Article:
A Vision For Change: The Recovery Model And Irish Mental Health Services

3506 words - 14 pages

A Vision for Change details a comprehensive model of mental health service provision for Ireland. It describes a framework for building and fostering positive mental health across the entire community and for providing accessible, community based specialist services for people with mental illness (HSE, 2012). It focuses on a person-centred treatment approach, which looks at each element through an integrated care plan for service users, with special emphasis put on involving the service users, their families and carers at every level of treatment. Being involved in mental health services is more than the service user being diagnosed or attending consultation, they must be at the centre of the decision making. This is integral to recovery as they hold a very unique insight into the experiences of mental health issues and hold a greater awareness of public perception, and in some cases, the stigma associated with mental illness. As the latter can result in social exclusion, the importance of the views of service users in formulating the Vision for Change policy is clear and is shown by the inclusion of users at all levels of the process (Vision for Change, 2006. Pg 24).

A Vision for Change gives a Model for Service User Involvement in mental health services. This pyramid-style framework shows that users and carers should participate at all levels of the system. It is important that they are active partners in their own recovery and the model demonstrates this by the progression of levels. Firstly, Individual level - user and carer involved in their own care planning process, community level - advocacy services available for users and carers to provide education and training. This level, I feel, is particularly important, as while recovery is often defined in terms of an ongoing process requiring a change in attitudes and values (Repper and Perkins, 2003), it is also identified with learning and growth (Fisher, 2000; Turner, 2002; Whitehill, 2003). The next level - Mental health service level – highlights peer provided mental health services and placement on catchment management teams. Finally, the National Service User Executive - involvement in implementing and evaluating the new mental health policy.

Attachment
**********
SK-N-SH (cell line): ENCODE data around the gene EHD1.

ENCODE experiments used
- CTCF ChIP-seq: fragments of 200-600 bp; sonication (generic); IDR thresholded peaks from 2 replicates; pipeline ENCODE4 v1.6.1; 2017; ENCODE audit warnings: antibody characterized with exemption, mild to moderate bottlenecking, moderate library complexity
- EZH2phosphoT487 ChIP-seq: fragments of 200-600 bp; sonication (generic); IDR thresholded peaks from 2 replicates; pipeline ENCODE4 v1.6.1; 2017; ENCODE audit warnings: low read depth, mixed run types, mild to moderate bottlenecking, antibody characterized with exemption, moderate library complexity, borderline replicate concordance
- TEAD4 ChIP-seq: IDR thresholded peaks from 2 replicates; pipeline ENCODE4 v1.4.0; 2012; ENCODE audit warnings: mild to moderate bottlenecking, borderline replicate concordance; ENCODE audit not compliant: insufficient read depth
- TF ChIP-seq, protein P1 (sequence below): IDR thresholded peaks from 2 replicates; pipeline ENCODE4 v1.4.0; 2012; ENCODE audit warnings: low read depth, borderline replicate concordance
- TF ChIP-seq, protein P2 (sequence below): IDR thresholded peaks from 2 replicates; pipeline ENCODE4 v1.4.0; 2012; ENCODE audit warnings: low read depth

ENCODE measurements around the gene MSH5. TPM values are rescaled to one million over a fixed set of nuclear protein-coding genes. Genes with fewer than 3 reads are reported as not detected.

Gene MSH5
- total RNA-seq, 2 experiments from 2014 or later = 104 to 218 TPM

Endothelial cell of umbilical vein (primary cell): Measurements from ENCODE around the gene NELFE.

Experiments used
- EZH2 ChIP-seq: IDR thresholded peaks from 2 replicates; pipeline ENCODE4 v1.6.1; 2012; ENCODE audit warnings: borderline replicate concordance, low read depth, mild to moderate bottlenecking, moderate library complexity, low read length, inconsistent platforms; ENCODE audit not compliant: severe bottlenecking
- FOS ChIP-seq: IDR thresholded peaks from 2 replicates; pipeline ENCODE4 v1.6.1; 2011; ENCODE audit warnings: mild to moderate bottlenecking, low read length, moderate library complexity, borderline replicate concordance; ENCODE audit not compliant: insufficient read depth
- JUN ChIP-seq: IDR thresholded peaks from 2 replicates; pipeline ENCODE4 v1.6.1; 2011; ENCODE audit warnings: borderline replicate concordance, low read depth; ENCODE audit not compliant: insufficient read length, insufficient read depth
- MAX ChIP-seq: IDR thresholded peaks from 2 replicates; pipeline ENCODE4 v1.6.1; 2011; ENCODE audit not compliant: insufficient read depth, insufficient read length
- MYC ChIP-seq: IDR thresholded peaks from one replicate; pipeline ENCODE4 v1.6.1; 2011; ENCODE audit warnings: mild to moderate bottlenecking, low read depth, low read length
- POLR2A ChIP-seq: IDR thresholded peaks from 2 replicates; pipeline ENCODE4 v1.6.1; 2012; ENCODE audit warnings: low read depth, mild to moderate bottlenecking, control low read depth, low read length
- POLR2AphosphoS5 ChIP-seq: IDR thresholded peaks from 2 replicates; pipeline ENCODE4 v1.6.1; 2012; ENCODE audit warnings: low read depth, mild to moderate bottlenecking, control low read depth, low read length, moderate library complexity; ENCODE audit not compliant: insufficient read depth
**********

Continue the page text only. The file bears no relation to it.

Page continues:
Health services in Ireland developed in parallel with health services in Britain throughout the eighteenth, nineteenth and early twentieth centuries - during most of the latter period, the Irish service developed its own direction. Until the 1960’s the activities of psychiatric nurses in Ireland were based in hospitals. The Department of Health (1966) issued a report ‘The Commission of Inquiry on Mental Illness’ where it was recommended that mental hospitals should be seen as centres of rehabilitation, with their aims of returning clients to the community - instead of being seen or used as centres of custodial care and as a result, causing those using the services to be institutionalized and unable to return back into the community. While...

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